Carnival Sunshine for Families
Kids are warmly welcomed nearly everywhere on the ship and will find no shortage of things to do.
The two biggest changes are WaterWorks, the new addition at the aft of the ship, and a completely revamped Camp Carnival, adjacent to it.
The Camp Carnival play area caters to 2- to 11-year-olds and is divided into three main sections, depending on age group. The really small ones (2- to 5-year-olds) get a little outdoor play area just for themselves and an indoor space with age-appropriate soft toys and games. The older you are, the more chairs, video games and space to hang out you get, so for 6- to 8-year-olds, video game consoles linked to plasma-screen TV's, sand art machines, spin art and themed activities are offered. For the 9- to 11-year-olds, there are more video game consoles, as well as swimming under the stars, scavenger hunts, sport challenges and various other fun activities. It's worth noting that 9- to 11-year-olds are allowed to sign themselves out of the club for any reason, but parents are encouraged to give them a cabin key or arrange a meeting place.
Like all "Fun Ships," Carnival Sunshine offers educational specialty programs, including WaterColors (art), ExerSeas (exercise), H2Ocean (science), SeaNotes (music) and EduCruise (geography). Children can also decorate custom-designed Camp Carnival T-shirts, get their faces painted for themed activities, play bingo, make their own pizza and build stuffed animals in the Beary Cuddly Workshop. (All profits go to St. Jude Children's Research Hospital.) Rates start at $19.95 and vary, depending on the outfits and accouterments selected.
Scheduled activities generally run until 10 p.m., after which Night Owl parties -- late-night group baby-sitting -- are available for $6.75 per hour, per kid (plus 15 percent gratuity per child). There are also the occasional theme parties (beach, Mardi Gras), which run from 10 p.m. to midnight and cost $13 per child (plus 15 percent gratuity).
There are limited activities for the 2-and-younger set. There are designated times when little ones can use the facilities if supervised by their parents. Children who are not toilet trained cannot use Sunshine's WaterWorks facilities, pools or hot tubs.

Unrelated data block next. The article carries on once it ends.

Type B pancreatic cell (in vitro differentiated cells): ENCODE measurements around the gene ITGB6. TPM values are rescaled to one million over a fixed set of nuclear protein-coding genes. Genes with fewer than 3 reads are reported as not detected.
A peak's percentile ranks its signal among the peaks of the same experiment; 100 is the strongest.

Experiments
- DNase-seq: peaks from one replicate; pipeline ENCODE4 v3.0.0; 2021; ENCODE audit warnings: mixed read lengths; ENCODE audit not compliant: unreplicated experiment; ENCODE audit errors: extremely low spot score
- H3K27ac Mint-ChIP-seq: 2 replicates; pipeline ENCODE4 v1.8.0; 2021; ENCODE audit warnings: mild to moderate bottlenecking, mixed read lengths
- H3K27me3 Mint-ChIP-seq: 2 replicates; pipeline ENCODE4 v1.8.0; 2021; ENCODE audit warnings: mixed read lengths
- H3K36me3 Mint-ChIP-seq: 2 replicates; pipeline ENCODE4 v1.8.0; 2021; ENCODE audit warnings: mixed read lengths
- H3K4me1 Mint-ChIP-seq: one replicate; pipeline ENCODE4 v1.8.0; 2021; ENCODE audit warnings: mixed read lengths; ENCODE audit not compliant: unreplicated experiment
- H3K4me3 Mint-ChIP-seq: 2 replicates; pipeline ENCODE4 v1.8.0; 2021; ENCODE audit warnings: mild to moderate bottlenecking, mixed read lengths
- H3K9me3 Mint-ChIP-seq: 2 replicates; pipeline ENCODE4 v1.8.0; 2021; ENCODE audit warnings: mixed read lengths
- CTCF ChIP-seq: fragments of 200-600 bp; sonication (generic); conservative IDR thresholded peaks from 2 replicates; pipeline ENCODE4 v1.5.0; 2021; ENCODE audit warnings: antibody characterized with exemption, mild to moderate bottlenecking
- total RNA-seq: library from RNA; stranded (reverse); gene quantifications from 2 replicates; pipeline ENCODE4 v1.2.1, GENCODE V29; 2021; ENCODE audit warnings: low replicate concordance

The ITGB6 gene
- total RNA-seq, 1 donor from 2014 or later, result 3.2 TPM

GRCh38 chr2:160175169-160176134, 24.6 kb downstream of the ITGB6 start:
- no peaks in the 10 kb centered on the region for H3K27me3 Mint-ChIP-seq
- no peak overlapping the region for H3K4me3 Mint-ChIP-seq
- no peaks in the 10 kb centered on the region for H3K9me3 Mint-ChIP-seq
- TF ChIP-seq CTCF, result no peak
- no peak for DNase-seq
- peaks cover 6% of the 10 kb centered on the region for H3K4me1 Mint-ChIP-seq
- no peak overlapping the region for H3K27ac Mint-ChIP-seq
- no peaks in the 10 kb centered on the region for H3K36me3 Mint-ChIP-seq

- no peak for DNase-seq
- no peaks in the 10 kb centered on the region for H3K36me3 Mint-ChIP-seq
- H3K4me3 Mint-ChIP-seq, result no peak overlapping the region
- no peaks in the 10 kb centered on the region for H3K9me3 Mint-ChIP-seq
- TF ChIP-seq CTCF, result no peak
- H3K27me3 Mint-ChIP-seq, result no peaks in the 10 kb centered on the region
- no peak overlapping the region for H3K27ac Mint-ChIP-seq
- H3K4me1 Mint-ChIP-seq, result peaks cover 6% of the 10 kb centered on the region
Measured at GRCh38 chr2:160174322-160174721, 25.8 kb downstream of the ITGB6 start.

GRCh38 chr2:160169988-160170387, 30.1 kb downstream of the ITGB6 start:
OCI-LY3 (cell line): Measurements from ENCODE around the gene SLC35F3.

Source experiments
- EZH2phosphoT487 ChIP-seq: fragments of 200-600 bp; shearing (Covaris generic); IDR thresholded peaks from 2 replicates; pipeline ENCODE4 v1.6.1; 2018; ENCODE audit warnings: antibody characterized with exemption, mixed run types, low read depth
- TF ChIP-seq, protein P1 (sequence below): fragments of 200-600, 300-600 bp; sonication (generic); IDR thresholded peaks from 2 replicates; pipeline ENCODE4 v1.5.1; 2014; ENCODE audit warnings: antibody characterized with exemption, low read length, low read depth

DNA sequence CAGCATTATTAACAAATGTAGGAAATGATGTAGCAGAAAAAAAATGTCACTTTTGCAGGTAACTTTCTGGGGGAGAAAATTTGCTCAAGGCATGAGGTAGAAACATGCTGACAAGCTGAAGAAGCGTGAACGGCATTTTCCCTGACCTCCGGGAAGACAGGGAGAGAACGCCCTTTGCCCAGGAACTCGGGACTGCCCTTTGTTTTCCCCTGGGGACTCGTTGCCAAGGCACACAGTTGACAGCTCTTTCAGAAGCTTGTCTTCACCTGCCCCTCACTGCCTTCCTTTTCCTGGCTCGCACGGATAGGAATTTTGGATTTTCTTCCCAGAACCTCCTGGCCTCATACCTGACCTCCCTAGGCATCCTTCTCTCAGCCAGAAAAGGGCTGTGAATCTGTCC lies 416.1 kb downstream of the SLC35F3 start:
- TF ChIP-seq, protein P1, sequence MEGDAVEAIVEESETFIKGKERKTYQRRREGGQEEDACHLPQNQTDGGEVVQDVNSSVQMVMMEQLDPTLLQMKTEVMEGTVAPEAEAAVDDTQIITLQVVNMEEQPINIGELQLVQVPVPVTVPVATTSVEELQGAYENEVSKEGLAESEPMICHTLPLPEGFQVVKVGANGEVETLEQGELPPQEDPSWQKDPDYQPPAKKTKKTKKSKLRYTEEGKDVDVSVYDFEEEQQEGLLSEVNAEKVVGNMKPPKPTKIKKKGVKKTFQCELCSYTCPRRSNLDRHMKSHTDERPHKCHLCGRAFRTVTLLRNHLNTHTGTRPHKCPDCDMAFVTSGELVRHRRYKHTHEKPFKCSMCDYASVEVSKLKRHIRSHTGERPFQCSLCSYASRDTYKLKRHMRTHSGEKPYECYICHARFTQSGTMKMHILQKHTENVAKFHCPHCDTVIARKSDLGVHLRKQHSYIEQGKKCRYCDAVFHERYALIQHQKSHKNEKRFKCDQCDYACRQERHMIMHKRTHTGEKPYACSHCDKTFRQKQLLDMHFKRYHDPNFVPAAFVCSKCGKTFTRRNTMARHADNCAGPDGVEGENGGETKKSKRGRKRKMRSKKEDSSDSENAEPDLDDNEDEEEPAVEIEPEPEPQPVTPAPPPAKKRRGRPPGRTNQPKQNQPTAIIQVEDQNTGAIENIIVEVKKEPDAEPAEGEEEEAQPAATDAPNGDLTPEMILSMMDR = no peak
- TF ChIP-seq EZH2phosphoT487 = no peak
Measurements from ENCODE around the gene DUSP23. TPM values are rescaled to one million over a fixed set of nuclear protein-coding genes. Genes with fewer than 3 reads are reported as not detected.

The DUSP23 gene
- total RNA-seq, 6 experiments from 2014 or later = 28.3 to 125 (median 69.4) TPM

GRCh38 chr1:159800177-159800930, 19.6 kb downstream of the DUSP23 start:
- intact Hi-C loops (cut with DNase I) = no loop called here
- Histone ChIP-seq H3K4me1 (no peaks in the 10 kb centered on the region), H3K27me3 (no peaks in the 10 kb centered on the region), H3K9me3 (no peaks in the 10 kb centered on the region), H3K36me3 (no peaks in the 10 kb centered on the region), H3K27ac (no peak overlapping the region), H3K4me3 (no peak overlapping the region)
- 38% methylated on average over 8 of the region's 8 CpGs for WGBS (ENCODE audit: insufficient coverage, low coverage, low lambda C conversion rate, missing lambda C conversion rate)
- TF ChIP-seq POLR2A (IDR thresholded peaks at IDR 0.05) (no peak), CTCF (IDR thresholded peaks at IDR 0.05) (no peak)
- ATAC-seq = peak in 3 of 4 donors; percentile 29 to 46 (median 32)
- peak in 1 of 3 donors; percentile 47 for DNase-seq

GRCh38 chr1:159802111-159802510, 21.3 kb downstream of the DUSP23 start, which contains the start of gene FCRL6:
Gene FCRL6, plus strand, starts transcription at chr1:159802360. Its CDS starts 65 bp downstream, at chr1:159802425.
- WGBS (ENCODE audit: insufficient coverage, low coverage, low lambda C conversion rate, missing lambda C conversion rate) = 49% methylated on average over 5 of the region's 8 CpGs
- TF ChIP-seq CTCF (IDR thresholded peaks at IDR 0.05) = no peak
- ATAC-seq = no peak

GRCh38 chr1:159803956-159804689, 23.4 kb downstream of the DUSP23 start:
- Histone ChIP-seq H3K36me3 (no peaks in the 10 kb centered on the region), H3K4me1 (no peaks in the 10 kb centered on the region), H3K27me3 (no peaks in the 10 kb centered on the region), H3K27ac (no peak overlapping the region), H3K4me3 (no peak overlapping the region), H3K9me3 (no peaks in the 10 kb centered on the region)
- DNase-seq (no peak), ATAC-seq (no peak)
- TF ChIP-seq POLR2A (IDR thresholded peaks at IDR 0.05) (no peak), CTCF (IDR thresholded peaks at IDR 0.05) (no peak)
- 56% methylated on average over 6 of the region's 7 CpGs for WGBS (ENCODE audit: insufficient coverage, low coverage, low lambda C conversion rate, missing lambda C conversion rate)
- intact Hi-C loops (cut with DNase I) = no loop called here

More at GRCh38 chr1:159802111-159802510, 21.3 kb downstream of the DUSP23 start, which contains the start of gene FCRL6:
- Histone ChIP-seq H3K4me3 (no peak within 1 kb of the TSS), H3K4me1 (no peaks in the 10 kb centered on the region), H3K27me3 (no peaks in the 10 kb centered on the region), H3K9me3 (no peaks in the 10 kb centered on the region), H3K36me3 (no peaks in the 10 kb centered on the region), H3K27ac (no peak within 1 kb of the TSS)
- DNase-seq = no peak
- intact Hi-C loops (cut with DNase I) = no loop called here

Carnival also requires kids 11 and younger to wear colored wristbands throughout the cruise, indicating their muster stations.
Older kids get their own, separate rooms (adjacent to Camp Carnival): Circle C for the 12- to 14-year-olds and Club O2 for the 15- to 17-year-olds. Circle C lounge has a dance floor, video jukebox, music, video game consoles and Fun Hub stations. Adjacent to Circle C is Club O2, a teen club where older kids can make new friends and dance to the latest hits cranked out from the D.J. booth. Designed as the ultimate "chill" space, this room also includes a soda bar, video game consoles, Fun Hub stations and a state-of-the-art sound and lighting system. The clubs are generally open from 5 p.m. to 1 a.m. on days in port and from noon to 1 a.m. on sea days. Kids can come and go as they please, but parents are ultimately responsible for their kids. Both Circle C and Club O2 programs have a dedicated director who oversees a host of activities, including late-night movies, video game contests, trivia and scavenger hunts -- and ensures not too much mischief goes on.
The ship also offers numerous kid-friendly culinary choices, such as hamburgers, hot dogs, and 24-hour pizza and soft-serve ice cream, available in the casual poolside Lido Marketplace restaurant. The main dining rooms have a children's menu with daily junior specials each night. Kids can also "dine under the stars" with the youth staff (allowing parents to dine on their own).